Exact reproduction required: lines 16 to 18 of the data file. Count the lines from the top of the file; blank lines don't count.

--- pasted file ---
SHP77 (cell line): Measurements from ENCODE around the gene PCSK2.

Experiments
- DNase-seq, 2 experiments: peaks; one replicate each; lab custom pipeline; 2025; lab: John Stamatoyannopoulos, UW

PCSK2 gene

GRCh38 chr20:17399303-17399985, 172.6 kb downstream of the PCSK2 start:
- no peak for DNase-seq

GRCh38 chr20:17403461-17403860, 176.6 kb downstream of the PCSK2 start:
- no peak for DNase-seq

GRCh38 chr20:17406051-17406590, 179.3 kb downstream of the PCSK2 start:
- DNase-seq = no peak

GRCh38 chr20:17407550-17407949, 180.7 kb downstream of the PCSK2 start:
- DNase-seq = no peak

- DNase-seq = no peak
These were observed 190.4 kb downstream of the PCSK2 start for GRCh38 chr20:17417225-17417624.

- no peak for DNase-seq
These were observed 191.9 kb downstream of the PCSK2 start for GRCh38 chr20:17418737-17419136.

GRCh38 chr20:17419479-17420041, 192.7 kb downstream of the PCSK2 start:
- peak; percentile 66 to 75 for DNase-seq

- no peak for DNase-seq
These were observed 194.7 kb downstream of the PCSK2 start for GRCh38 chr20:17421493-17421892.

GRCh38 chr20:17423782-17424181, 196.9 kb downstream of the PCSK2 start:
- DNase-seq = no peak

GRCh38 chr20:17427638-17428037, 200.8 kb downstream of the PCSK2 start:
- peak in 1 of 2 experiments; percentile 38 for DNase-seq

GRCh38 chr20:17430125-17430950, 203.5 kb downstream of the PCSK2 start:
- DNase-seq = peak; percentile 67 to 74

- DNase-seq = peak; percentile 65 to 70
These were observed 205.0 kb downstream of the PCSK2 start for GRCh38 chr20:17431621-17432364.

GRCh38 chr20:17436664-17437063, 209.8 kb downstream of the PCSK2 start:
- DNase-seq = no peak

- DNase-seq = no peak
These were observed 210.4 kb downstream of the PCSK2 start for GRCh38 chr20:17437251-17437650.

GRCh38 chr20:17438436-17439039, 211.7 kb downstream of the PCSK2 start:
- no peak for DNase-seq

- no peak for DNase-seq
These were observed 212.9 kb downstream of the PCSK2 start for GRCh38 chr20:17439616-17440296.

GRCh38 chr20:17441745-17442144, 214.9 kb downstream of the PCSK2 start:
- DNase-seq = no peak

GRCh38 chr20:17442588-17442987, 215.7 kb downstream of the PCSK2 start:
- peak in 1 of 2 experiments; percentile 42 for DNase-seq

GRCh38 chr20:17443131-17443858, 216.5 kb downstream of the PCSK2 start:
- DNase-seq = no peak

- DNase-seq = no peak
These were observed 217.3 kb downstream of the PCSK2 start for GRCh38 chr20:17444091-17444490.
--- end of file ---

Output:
These were observed 191.9 kb downstream of the PCSK2 start for GRCh38 chr20:17418737-17419136.

GRCh38 chr20:17419479-17420041, 192.7 kb downstream of the PCSK2 start:
- peak; percentile 66 to 75 for DNase-seq